Purpose: Prior studies have suggested student attitudes in general change throughout their clinical education (more cynical, less idealistic). The purpose of this project was to specify what patient types students may become less idealistic towards with each clinical rotation, as well as how their attitudes towards the profession changes. Methods: A 21-item questionnaire was designed and administered to 88 medical students (91% response) in August 1996 prior to their third-year rotations regarding their attitudes towards the medical profession and certain patient-types (the elderly, patients with chronic pain, smokers, drinkers, and the poor). The questionnaire was re-administered to students after completing their 16 week medicine-surgery clerkship, with 1/3 the class surveyed every 16 weeks. Analysis of co-variance approaches compared student responses prior to third-year with their responses after the med-surg clerkship, controlling for baseline student cynicism with a standardized validated cynicism scale. Results: Students became less idealistic for primarily two patient groups: the elderly and people with chronic pain. Examples of item responses: after the clerkship students believed a less percentage of those over 75 could adequately take care of themselves without assistance (65% decreasing to 53%, p=.002) and that a greater percentage of patients over 75 were demented (26% increasing to 35%, p=0.01). After the clerkship, students believed a greater percentage of patients with chronic pain who request narcotics are actually drug seekers (16% increasing to 24%, p=0.006). Regarding the profession, after the clerkship students believed a less percentage of physicians love what they're doing (65 decreasing to 56%, p=. 003). There was no change in attitudes towards the poor, or smokers or drinkers. No specific student characteristics were associated with this loss of idealism (gender, age, GPA, board scores, residency choice) Conclusion: Throughout the third-year of medical school students become less idealistic towards elderly patients, patients with chronic pain, and the profession.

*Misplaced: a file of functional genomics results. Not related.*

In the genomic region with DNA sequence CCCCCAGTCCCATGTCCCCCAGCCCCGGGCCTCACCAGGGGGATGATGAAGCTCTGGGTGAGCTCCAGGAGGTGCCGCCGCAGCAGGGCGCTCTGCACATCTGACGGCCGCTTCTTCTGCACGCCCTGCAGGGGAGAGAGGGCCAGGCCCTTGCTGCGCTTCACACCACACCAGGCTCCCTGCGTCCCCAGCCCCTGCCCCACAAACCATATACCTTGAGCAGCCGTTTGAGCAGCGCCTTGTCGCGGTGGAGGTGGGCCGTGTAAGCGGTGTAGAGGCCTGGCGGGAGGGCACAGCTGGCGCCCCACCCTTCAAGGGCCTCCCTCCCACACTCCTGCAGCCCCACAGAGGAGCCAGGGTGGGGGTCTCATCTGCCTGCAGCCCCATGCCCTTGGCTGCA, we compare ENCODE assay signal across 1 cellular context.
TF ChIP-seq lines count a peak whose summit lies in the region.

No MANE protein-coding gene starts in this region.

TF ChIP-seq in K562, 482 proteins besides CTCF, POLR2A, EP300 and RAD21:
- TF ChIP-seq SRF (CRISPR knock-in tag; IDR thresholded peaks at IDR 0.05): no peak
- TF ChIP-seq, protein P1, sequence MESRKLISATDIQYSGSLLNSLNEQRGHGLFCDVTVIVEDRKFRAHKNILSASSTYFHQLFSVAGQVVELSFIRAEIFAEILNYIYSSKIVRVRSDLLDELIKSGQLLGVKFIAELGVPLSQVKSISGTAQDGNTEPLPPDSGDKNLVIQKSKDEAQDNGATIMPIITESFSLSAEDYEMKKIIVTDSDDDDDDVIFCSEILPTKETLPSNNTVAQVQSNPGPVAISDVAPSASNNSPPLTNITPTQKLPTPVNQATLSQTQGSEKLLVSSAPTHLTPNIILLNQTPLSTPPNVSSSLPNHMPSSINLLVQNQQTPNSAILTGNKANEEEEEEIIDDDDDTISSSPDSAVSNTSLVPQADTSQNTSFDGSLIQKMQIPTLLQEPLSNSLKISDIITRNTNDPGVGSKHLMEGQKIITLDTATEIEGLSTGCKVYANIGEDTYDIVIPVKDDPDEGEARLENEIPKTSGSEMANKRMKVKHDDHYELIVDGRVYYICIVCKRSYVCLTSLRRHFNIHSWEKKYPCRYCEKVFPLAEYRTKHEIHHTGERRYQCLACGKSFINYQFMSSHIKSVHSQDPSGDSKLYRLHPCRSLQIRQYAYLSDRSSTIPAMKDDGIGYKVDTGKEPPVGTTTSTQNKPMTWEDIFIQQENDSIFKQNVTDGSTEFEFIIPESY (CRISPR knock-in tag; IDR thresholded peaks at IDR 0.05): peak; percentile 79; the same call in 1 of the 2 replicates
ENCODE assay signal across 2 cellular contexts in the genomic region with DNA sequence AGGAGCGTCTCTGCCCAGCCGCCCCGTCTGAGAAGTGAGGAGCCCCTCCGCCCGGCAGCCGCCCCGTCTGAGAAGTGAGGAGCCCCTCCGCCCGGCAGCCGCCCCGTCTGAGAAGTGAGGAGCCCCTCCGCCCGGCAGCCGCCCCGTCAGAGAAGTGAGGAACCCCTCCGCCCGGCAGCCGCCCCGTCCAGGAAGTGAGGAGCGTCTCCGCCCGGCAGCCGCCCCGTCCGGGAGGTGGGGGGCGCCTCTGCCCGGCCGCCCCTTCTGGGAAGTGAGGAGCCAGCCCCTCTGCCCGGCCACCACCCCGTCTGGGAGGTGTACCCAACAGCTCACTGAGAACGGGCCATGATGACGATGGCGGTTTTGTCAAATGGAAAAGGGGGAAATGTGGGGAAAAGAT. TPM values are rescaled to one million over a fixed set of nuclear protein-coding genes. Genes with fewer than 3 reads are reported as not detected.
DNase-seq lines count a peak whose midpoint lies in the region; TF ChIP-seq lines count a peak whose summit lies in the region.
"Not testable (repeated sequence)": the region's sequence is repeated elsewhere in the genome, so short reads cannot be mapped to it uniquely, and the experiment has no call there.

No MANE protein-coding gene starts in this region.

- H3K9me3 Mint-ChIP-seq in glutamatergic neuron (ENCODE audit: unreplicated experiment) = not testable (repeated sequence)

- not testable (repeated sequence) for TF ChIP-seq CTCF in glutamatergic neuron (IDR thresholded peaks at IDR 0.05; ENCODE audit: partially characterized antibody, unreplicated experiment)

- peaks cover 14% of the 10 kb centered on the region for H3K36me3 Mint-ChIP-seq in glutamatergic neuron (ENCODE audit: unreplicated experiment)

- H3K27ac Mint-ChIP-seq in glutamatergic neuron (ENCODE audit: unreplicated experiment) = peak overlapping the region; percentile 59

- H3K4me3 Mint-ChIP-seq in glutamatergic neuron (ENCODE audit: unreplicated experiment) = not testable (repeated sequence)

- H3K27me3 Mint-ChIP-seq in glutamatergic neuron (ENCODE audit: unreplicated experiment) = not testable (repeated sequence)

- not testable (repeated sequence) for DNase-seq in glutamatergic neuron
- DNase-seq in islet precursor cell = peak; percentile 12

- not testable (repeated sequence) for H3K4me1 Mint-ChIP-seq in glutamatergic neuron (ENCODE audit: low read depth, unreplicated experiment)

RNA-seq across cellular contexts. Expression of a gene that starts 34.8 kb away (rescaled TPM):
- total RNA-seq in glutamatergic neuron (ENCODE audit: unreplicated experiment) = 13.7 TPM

|Journal||Journal of Investigative Medicine|
|State||Published - Feb 1999|
ASJC Scopus subject areas
- Biochemistry, Genetics and Molecular Biology (all)